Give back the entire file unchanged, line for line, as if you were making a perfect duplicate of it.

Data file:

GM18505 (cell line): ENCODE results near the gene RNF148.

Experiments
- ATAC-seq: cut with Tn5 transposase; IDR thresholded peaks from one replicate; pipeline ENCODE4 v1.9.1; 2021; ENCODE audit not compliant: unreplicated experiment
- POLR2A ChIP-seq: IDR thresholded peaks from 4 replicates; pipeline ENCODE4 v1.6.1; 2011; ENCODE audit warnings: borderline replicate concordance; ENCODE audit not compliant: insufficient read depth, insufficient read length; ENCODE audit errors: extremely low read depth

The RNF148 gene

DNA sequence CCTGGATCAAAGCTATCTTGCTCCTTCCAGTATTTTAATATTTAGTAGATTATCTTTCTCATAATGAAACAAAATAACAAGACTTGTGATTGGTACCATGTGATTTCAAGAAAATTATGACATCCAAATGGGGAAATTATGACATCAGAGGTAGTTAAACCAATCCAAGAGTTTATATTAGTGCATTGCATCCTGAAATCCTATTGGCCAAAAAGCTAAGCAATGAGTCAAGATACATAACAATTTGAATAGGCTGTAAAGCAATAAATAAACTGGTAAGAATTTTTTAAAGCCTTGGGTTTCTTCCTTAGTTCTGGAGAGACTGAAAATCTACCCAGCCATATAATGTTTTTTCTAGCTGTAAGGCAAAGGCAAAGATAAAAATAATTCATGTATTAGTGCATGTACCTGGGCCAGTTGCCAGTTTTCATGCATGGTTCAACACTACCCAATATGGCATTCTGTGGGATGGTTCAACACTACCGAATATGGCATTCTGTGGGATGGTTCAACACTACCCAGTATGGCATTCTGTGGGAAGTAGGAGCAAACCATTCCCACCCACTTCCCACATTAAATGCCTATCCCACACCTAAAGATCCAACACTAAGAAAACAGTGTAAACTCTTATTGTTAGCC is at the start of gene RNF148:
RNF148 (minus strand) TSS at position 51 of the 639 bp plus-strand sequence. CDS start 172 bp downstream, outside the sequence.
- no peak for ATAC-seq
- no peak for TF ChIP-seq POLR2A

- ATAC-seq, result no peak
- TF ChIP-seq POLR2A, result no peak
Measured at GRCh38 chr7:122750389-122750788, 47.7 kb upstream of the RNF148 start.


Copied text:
GM18505 (cell line): ENCODE results near the gene RNF148.

Experiments
- ATAC-seq: cut with Tn5 transposase; IDR thresholded peaks from one replicate; pipeline ENCODE4 v1.9.1; 2021; ENCODE audit not compliant: unreplicated experiment
- POLR2A ChIP-seq: IDR thresholded peaks from 4 replicates; pipeline ENCODE4 v1.6.1; 2011; ENCODE audit warnings: borderline replicate concordance; ENCODE audit not compliant: insufficient read depth, insufficient read length; ENCODE audit errors: extremely low read depth

The RNF148 gene

DNA sequence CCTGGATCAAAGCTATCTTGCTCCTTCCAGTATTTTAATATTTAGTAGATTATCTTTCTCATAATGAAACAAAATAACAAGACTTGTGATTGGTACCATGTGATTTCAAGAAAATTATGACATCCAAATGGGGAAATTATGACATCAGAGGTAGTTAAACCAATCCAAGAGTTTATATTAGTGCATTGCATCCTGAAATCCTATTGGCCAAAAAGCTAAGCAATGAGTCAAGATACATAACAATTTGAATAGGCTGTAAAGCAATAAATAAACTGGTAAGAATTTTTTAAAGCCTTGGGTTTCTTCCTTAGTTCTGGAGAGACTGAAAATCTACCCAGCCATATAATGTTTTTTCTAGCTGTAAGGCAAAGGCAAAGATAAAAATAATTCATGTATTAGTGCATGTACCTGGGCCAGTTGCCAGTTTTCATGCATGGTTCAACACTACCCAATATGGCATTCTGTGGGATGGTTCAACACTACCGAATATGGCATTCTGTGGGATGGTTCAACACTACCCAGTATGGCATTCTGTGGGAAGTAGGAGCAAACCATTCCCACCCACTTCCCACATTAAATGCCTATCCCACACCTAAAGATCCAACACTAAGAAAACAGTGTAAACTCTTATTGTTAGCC is at the start of gene RNF148:
RNF148 (minus strand) TSS at position 51 of the 639 bp plus-strand sequence. CDS start 172 bp downstream, outside the sequence.
- no peak for ATAC-seq
- no peak for TF ChIP-seq POLR2A

- ATAC-seq, result no peak
- TF ChIP-seq POLR2A, result no peak
Measured at GRCh38 chr7:122750389-122750788, 47.7 kb upstream of the RNF148 start.